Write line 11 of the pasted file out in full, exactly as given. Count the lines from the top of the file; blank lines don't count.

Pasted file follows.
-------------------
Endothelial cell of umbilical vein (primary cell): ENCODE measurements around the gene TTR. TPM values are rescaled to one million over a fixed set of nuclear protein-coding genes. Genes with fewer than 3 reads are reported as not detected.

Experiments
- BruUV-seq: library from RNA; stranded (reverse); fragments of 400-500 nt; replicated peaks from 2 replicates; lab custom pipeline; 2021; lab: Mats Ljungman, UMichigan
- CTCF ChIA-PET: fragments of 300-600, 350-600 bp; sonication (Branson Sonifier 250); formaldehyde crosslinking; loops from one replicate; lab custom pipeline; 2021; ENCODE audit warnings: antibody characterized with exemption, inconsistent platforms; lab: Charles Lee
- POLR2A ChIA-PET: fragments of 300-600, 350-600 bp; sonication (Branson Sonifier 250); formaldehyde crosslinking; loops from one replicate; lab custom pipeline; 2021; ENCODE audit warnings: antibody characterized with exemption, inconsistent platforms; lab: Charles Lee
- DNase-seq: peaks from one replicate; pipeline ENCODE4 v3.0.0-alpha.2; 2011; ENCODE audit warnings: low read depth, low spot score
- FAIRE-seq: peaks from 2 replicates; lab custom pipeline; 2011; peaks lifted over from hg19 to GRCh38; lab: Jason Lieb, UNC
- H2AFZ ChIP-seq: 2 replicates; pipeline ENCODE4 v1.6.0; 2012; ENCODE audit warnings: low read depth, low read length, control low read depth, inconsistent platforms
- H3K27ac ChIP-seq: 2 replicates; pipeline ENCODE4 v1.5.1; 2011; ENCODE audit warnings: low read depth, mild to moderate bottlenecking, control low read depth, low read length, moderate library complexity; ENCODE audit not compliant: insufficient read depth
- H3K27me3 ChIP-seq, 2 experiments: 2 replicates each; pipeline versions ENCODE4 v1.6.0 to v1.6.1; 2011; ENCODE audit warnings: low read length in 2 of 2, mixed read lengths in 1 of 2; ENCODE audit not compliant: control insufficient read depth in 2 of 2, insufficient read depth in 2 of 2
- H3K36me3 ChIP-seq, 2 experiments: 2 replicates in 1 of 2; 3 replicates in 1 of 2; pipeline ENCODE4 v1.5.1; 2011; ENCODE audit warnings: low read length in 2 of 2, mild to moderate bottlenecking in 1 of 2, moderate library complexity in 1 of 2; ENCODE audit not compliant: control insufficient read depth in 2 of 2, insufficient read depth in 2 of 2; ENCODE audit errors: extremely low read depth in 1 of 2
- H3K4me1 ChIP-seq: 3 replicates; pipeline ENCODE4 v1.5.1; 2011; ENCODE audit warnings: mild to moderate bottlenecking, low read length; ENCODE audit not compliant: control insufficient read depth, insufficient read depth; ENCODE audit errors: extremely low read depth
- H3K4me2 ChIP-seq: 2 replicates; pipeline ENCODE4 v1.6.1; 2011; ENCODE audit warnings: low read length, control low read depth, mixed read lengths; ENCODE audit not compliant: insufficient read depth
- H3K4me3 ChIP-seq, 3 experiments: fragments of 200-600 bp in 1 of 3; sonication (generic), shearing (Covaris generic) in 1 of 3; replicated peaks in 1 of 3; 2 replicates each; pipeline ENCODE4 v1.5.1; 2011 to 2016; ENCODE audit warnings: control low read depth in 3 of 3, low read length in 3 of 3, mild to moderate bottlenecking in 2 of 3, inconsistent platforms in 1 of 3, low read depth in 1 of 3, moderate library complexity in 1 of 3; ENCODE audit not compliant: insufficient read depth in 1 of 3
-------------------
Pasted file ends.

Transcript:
- H3K36me3 ChIP-seq, 2 experiments: 2 replicates in 1 of 2; 3 replicates in 1 of 2; pipeline ENCODE4 v1.5.1; 2011; ENCODE audit warnings: low read length in 2 of 2, mild to moderate bottlenecking in 1 of 2, moderate library complexity in 1 of 2; ENCODE audit not compliant: control insufficient read depth in 2 of 2, insufficient read depth in 2 of 2; ENCODE audit errors: extremely low read depth in 1 of 2